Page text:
Carl Wilhelm von Zehender (May 21, 1819 – December 19, 1916) was a German ophthalmologist born in Bremen.
He studied medicine at the universities of Göttingen, Jena and Kiel, receiving his doctorate in 1845. He studied ophthalmology in Paris as a pupil of Louis-Auguste Desmarres, then furthered his education in Prague, Vienna and Berlin. He worked at an ophthalmic practice in Neustrelitz, and in 1862 was named a professor of ophthalmology at the University of Bern. From 1866 to 1889 he was a professor of ophthalmology at the University of Rostock (rector 1875/76), then afterwards he relocated to Munich, where he remained until 1907. He died in Rostock in 1916 at the age of 97.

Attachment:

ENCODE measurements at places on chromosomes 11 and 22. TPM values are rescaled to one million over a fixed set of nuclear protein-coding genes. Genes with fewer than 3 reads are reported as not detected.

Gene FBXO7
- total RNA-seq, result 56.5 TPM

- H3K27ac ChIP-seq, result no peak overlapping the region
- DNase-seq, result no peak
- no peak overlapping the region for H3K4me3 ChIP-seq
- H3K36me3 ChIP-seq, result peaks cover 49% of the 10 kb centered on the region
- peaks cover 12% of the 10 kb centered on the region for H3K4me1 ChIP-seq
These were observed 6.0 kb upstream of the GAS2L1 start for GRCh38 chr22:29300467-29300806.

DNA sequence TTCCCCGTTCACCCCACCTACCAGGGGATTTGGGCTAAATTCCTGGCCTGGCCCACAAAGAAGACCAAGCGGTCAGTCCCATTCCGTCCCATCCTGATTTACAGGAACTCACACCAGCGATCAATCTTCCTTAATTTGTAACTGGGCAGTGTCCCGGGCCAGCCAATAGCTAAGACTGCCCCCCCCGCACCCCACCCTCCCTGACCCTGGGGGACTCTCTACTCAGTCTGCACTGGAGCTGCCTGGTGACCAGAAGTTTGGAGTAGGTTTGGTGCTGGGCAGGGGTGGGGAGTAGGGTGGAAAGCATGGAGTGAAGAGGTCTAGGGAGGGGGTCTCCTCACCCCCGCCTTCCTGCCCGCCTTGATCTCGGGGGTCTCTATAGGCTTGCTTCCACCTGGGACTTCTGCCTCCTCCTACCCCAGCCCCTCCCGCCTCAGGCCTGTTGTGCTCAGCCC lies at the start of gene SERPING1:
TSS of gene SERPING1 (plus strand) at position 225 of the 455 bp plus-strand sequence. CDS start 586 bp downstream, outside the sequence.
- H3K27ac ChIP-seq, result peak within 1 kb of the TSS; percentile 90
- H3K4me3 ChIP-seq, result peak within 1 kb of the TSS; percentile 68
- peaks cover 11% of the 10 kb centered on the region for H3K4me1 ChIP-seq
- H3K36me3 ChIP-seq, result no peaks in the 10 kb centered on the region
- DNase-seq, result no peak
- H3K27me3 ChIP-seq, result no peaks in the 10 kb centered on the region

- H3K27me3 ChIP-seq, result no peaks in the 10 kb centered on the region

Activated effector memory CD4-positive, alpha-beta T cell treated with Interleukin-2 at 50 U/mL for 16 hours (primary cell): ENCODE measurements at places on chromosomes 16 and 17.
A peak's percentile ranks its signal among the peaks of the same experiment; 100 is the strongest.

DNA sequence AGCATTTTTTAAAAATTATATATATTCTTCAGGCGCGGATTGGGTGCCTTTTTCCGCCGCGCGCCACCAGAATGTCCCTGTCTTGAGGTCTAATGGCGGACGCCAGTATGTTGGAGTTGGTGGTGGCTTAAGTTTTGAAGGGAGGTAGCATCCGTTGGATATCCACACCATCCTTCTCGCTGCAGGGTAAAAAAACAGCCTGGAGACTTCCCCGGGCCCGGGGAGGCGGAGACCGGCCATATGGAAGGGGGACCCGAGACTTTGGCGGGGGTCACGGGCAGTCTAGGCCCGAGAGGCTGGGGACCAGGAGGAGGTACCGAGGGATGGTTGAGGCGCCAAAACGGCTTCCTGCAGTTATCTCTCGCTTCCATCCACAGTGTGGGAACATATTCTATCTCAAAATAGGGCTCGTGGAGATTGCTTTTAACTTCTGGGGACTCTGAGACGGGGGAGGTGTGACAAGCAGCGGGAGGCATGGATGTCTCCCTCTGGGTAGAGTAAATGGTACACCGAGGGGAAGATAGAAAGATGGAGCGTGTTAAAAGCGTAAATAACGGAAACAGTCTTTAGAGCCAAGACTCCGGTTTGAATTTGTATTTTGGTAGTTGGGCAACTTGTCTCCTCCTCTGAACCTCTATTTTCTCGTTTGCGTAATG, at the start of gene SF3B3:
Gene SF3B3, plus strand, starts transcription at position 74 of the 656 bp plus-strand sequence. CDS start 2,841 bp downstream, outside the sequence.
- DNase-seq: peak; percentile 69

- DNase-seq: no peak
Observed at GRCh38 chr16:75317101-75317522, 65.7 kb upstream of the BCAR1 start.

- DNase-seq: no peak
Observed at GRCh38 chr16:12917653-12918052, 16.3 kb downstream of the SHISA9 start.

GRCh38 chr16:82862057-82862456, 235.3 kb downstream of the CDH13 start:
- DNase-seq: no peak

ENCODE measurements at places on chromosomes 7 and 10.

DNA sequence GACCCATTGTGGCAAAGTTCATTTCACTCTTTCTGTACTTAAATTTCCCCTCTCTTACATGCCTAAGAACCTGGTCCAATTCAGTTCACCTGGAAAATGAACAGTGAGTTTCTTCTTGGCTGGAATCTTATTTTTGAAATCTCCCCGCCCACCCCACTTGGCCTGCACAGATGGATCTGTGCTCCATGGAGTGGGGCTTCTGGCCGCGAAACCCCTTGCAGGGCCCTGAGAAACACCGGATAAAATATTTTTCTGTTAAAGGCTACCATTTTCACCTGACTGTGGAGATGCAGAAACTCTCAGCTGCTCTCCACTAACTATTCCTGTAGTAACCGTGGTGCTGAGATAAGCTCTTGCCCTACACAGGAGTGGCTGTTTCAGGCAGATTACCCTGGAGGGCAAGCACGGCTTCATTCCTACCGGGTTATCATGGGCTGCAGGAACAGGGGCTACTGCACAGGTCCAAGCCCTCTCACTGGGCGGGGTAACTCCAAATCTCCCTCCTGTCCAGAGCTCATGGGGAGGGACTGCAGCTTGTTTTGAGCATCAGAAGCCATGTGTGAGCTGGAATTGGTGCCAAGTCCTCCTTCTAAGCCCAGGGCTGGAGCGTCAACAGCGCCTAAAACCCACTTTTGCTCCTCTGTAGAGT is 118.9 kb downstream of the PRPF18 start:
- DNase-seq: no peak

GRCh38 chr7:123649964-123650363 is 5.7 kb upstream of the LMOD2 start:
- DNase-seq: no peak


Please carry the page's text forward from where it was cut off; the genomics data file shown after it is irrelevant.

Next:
Zehender is considered a pioneer of ophthalmic microsurgery, as in 1886 he introduced the practice of using a compound binocular vision instrument for ophthalmologic examination.
He was a founder and editor (1863-1899) of the ophthalmic journal Klinische Monatsblaetter fur Augenheilkunde, and was instrumental in the creation of the Heidelberger Ophthalmologische Gesellschaft, which was predecessor to the Deutsche Ophthalmologische Gesellschaft.